By Lance Leasure, owner of Town & Country Coffee
A few years ago, I thought it would be fun to make a playlist of songs that included a reference to coffee. I poked around online and found over 21,000 references in lyrics, from 52 artists, across 50 albums! Even Johann Sebastian Bach wrote a Coffee Cantata in 1732. Suddenly, my project felt a bit more daunting.
If it’s true, as some say, that music is the voice of the soul, clearly coffee holds a special place in our hearts and minds. So, what is it about coffee that has everyone so passionate about the stuff? Let’s start with the basics.
The coffee plant is technically a shrub belonging to the Coffea genus in the family Rubiaceae. There are over 120 known species of the Coffea genus, and… OK, OK, if you’re anything like me, this is where your eyes start to glaze over. I’ll keep it simple. I promise.
For our purposes there are really only two varieties of coffee that matter, Arabica and Robusta. Depending on your coffee habit, you’ve likely had a lot more Arabica. It comprises most of the coffee we drink, is more difficult to grow, is more expensive, and is widely considered to be the better tasting of the two. There are a few other quasi-marketable varieties, but the jury is still out on their potential. (I’ve tried a few of them and they tasted more or less like coffee. One exception, however, tasted unsettlingly similar to cotton candy and Lucky Charms!)
What we refer to as beans are actually seeds. They typically come in pairs in the berries of coffee plants. Imagine two “beans” with their flat sides facing each other and you get an idea of how they grow in the berry. On the flat side of each seed is a groove. Interestingly, the groove of Arabica beans is generally straight, while the Robusta groove is quite curvy. This isn’t rocket science, though. So don’t freak out if you suspect the grooves of your “Arabica” beans are a little too wavy or occasionally lack a flat side. Ultimately what matters most is how it tastes.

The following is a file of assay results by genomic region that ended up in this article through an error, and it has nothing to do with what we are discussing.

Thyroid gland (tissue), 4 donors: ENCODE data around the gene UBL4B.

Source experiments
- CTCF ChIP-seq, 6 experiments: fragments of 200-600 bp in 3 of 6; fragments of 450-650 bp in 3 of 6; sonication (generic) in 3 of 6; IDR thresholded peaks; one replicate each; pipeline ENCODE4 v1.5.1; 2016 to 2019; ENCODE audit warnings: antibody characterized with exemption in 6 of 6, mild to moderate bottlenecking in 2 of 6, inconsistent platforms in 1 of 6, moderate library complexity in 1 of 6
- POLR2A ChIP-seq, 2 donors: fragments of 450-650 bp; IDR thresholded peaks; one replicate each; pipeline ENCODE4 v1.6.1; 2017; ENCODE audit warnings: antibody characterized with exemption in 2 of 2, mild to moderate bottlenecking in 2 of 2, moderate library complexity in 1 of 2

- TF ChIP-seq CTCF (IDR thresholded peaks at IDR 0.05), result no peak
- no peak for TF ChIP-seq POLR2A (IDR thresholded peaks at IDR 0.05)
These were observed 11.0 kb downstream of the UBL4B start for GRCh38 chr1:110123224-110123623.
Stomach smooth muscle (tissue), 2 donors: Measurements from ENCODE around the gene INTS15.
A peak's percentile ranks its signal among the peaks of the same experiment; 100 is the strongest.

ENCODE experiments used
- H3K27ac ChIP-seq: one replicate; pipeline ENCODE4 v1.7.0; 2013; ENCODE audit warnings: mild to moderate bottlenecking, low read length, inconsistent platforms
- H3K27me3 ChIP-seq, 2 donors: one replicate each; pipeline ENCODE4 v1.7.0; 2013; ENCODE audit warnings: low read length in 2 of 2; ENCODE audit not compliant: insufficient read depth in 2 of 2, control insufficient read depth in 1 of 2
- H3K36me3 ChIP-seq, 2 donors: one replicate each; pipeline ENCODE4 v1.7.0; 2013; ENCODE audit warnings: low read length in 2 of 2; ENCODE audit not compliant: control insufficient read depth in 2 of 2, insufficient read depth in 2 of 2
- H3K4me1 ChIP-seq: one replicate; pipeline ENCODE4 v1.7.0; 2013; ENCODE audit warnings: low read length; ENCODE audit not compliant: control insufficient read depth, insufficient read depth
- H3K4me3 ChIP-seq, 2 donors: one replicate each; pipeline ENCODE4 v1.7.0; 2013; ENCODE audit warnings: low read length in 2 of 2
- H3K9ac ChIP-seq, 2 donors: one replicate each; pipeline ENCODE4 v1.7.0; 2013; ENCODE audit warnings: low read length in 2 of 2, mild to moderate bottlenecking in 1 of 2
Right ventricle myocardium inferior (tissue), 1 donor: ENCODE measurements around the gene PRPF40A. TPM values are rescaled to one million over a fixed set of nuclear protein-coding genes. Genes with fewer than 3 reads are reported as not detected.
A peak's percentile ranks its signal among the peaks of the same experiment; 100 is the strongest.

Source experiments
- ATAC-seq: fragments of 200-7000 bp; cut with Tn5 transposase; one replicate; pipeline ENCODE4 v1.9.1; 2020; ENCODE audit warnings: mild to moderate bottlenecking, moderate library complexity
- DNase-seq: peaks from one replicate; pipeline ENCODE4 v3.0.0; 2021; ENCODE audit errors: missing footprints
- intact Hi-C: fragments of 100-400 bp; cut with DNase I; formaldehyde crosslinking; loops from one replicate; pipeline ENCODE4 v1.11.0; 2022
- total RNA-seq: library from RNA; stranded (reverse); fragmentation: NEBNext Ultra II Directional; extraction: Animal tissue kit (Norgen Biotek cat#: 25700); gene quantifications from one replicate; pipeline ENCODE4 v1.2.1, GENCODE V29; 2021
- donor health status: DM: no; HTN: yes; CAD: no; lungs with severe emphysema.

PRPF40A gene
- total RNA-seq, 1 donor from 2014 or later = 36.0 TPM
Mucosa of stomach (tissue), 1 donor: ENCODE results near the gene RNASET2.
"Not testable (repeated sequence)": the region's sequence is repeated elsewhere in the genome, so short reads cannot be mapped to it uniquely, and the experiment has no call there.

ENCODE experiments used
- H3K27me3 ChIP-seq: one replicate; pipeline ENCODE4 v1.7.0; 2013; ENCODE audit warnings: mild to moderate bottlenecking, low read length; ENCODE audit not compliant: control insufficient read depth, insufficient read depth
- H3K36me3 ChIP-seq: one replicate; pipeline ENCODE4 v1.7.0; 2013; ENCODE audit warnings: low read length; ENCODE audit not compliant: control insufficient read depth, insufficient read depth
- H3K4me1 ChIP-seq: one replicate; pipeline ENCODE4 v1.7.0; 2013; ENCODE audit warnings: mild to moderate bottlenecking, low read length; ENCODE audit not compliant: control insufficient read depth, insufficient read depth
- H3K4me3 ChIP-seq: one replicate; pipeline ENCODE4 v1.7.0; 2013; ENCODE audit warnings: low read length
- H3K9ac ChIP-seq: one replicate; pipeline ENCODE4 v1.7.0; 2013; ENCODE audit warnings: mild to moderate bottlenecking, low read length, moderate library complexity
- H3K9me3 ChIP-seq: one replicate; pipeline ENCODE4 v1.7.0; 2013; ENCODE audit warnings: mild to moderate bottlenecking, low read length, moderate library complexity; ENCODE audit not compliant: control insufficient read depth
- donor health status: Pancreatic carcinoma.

Coffee grows best in tropical climates (though you can grow it in your Burien home, as I do!) and can reach heights of over 40 feet in the wild. Looking at a map of coffee-producing countries; you’ll notice a general grouping along the equator, and with rare exceptions, extending no further than the Tropics of Capricorn and Cancer (a region known as the Coffee Belt). This brings us back to the origin of coffee: almost ‘smack-dab” in the middle of equatorial Africa. It’s a continent with a rich history, biodiversity, and culture, and some of the best coffee in the world! Something we’ll continue exploring soon.
Today my coffee playlist remains unfinished, but our coffee journey is just getting started. Until the next installment, enjoy whatever you’re drinking and don’t forget to wake up and live!